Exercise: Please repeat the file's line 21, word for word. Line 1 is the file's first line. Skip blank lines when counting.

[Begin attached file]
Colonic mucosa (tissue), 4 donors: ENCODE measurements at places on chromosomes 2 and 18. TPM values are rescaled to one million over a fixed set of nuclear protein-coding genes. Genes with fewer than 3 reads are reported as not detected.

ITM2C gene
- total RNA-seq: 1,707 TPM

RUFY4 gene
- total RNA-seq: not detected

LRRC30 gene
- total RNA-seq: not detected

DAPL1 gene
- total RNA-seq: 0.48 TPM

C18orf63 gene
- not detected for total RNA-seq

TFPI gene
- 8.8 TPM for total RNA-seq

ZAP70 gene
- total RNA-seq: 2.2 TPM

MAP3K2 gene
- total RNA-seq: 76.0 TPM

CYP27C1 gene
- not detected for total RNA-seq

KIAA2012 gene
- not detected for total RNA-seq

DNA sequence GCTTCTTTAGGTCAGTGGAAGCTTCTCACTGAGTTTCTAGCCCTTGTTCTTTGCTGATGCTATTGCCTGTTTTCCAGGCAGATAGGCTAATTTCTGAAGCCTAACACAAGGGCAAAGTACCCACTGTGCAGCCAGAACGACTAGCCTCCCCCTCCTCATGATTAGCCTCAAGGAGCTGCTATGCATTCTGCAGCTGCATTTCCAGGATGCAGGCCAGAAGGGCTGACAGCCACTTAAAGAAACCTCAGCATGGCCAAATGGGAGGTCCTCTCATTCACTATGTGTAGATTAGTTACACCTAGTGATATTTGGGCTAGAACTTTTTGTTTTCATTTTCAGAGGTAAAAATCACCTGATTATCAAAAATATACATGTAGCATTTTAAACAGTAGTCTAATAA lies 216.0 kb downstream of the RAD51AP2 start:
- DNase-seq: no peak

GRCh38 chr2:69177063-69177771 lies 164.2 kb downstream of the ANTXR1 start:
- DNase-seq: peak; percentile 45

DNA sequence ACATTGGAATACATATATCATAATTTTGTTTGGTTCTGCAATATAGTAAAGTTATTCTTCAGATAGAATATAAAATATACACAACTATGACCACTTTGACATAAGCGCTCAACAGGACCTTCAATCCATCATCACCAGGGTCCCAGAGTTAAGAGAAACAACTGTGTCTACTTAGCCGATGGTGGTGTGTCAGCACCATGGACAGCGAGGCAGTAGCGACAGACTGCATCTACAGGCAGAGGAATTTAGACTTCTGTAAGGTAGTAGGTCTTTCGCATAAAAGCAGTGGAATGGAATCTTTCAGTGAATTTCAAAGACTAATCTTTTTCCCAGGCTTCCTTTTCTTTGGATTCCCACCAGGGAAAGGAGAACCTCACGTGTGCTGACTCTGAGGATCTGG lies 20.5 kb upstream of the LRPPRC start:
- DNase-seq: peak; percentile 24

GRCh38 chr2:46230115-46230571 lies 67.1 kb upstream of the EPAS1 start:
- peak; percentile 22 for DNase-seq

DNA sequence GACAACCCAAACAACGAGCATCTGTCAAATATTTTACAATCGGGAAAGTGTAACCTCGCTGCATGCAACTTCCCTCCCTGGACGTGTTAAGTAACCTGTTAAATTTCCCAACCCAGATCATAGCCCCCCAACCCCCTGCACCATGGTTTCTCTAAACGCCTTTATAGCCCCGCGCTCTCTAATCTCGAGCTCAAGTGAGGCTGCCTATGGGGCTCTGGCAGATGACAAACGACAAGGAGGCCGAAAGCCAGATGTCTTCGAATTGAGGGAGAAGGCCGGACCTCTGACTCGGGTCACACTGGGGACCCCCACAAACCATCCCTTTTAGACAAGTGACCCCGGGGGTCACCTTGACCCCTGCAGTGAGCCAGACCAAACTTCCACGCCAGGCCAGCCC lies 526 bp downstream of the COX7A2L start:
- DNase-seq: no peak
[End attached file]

- not detected for total RNA-seq